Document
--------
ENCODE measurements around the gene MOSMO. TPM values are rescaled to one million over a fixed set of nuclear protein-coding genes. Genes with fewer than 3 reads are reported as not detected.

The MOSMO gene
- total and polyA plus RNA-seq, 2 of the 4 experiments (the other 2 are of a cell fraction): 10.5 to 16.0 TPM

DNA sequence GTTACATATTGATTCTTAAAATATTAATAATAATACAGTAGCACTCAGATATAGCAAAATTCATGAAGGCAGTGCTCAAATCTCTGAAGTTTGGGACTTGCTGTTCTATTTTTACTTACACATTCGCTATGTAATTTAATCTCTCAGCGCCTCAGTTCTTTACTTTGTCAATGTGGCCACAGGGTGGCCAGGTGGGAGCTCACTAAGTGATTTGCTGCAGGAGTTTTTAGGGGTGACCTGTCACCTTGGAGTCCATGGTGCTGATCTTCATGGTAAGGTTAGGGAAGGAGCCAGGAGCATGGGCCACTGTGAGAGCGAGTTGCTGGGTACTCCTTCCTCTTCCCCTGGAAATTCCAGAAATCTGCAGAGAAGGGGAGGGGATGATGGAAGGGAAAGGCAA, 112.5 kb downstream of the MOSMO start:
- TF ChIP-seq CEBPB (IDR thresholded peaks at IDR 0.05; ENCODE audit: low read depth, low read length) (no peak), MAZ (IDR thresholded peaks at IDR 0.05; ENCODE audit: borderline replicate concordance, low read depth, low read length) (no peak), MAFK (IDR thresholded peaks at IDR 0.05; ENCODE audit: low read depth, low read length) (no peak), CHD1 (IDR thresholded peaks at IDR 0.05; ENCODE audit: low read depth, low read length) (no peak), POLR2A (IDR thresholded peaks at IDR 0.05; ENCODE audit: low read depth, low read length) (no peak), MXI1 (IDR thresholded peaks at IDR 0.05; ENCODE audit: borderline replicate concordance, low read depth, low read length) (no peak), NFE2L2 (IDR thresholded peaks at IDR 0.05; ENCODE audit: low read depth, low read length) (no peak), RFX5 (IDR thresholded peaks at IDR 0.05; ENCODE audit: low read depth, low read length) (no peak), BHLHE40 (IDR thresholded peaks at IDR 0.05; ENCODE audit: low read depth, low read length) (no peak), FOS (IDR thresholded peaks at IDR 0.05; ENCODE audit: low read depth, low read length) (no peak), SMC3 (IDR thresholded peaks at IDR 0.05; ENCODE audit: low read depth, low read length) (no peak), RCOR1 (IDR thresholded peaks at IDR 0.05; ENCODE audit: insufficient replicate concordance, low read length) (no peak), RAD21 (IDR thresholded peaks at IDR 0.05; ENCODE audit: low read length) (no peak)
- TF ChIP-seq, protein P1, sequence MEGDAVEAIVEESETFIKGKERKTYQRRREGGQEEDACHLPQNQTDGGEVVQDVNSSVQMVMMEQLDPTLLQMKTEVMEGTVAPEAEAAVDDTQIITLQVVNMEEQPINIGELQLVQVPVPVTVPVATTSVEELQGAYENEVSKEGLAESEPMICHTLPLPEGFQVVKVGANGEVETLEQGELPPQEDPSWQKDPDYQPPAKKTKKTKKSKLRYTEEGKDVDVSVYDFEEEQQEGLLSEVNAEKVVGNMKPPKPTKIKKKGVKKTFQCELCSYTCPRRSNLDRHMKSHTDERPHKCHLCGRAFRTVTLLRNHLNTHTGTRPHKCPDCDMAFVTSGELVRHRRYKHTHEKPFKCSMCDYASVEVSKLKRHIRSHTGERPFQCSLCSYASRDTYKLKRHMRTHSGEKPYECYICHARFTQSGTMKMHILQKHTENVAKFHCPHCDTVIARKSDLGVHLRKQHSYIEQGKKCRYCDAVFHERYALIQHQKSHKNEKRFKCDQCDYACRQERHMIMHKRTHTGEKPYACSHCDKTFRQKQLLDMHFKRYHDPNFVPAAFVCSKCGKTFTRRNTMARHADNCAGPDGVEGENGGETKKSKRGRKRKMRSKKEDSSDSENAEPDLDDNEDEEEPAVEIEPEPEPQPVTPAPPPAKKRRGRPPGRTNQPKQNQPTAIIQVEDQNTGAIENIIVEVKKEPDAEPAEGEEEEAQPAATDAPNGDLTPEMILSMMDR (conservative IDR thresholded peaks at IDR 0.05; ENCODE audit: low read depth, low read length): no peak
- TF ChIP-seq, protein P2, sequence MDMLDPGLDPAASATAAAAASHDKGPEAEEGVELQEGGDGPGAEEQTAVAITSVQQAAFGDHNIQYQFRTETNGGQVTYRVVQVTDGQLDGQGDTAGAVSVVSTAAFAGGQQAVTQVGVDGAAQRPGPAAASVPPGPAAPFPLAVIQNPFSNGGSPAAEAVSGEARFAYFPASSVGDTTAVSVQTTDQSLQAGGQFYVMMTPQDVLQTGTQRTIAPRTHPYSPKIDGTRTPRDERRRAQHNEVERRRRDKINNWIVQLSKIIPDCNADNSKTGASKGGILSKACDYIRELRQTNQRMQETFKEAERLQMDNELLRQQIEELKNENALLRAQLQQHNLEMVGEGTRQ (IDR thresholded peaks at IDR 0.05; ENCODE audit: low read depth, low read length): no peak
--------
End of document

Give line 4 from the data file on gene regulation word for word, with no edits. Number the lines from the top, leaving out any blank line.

DNA sequence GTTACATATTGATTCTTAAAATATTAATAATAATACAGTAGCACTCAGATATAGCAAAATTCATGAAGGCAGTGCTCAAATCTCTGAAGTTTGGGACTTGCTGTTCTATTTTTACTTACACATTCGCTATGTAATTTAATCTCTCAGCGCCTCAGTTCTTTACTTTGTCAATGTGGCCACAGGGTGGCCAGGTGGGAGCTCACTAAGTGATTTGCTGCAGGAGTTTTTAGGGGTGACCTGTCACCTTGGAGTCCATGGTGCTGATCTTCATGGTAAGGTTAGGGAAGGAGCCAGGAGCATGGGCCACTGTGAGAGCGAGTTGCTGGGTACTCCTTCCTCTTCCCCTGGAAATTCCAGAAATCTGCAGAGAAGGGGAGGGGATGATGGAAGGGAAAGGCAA, 112.5 kb downstream of the MOSMO start: